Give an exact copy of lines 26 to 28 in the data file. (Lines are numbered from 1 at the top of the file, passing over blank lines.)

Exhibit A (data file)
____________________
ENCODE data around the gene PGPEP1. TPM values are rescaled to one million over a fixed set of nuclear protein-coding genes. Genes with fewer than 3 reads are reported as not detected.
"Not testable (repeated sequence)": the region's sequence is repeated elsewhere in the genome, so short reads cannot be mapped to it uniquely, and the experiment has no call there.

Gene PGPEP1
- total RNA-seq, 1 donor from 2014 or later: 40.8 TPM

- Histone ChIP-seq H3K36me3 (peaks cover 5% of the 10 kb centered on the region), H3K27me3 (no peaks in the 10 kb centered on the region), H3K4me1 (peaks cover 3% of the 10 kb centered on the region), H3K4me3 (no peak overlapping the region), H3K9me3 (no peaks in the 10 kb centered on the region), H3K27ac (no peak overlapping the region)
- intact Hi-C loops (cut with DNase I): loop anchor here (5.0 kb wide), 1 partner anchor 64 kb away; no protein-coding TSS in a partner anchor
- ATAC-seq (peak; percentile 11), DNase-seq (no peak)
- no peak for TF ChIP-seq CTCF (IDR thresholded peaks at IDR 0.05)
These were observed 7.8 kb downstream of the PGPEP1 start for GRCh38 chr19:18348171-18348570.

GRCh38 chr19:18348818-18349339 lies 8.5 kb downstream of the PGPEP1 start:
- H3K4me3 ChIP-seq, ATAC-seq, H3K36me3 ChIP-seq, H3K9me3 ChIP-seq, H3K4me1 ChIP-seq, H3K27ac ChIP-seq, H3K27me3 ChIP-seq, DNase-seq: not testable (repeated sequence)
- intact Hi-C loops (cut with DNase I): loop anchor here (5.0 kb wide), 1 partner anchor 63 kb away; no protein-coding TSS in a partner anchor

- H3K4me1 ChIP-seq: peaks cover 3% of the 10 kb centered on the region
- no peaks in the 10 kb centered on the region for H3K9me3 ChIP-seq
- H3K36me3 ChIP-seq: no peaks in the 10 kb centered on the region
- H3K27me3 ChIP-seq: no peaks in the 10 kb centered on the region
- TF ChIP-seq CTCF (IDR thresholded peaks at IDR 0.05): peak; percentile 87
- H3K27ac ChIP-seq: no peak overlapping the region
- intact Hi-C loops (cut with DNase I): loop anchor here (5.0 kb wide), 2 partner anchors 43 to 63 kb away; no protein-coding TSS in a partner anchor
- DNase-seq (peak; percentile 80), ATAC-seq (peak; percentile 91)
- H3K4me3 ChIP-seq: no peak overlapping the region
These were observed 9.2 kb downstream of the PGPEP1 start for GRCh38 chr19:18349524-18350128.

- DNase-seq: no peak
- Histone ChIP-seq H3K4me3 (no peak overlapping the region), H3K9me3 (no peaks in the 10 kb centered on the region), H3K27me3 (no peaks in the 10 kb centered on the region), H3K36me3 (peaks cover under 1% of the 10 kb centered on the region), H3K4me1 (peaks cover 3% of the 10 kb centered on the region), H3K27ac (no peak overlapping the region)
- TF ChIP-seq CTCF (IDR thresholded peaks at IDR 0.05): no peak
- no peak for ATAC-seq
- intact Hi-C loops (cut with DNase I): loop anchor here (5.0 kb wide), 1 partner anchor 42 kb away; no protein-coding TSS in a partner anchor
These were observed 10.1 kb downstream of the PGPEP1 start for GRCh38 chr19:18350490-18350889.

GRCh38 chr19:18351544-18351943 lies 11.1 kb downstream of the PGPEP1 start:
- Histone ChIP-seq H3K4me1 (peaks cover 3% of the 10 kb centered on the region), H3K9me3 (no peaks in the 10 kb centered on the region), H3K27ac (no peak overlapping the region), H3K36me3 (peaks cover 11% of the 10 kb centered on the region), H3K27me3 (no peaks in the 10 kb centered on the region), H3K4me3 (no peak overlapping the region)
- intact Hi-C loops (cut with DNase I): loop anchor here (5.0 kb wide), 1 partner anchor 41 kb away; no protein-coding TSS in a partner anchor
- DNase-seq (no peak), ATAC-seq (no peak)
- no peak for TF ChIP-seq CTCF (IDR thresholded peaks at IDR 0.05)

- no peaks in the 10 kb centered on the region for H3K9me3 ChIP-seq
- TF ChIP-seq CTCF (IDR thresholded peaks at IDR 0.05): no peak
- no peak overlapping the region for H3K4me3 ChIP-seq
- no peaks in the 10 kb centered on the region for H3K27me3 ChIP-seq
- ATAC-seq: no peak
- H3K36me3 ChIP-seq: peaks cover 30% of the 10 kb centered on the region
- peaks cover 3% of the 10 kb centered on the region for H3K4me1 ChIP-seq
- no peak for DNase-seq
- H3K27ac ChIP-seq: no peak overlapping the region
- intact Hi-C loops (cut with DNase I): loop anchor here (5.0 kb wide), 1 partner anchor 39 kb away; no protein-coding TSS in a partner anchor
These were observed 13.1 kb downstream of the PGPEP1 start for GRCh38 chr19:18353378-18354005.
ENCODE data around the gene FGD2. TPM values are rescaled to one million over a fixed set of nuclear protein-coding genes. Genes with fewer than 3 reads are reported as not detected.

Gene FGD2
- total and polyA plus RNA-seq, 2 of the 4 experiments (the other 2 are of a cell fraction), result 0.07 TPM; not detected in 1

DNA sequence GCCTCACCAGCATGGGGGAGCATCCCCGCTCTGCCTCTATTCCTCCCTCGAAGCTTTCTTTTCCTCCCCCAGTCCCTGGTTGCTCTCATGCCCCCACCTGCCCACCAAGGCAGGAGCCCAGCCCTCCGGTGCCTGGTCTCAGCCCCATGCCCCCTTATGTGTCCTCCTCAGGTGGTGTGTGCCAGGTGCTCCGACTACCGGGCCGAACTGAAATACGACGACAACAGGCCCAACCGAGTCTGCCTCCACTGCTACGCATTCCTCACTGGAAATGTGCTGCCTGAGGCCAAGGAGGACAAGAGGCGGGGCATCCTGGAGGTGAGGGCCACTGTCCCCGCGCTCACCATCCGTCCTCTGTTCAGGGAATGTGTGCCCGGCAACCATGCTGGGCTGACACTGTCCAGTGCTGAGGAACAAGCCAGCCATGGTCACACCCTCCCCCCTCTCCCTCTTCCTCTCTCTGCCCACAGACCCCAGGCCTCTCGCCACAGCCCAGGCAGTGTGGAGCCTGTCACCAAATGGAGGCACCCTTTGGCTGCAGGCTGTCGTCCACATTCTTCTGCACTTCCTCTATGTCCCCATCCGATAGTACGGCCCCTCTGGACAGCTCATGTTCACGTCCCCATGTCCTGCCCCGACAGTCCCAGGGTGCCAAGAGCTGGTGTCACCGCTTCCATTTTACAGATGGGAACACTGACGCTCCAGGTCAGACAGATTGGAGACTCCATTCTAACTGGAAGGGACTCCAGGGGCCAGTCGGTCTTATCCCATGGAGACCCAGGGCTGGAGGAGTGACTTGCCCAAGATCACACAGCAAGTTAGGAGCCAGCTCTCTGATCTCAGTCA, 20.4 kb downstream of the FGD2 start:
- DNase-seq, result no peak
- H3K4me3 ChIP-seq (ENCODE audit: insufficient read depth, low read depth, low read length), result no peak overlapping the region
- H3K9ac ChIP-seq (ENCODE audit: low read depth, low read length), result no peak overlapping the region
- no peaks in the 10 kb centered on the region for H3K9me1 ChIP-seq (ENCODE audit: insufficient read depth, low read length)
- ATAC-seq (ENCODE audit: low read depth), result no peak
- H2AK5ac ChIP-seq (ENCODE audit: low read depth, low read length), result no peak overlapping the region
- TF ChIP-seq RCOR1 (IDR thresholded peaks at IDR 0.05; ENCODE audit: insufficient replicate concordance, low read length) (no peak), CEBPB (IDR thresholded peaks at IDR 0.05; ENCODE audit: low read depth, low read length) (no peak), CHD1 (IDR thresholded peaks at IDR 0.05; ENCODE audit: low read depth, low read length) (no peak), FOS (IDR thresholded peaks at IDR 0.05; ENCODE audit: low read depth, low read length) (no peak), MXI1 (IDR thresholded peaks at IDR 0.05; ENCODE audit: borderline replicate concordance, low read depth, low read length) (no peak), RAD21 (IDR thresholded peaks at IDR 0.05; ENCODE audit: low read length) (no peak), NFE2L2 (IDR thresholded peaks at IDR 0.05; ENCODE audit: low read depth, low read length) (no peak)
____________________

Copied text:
- no peak for ATAC-seq
- intact Hi-C loops (cut with DNase I): loop anchor here (5.0 kb wide), 1 partner anchor 42 kb away; no protein-coding TSS in a partner anchor
These were observed 10.1 kb downstream of the PGPEP1 start for GRCh38 chr19:18350490-18350889.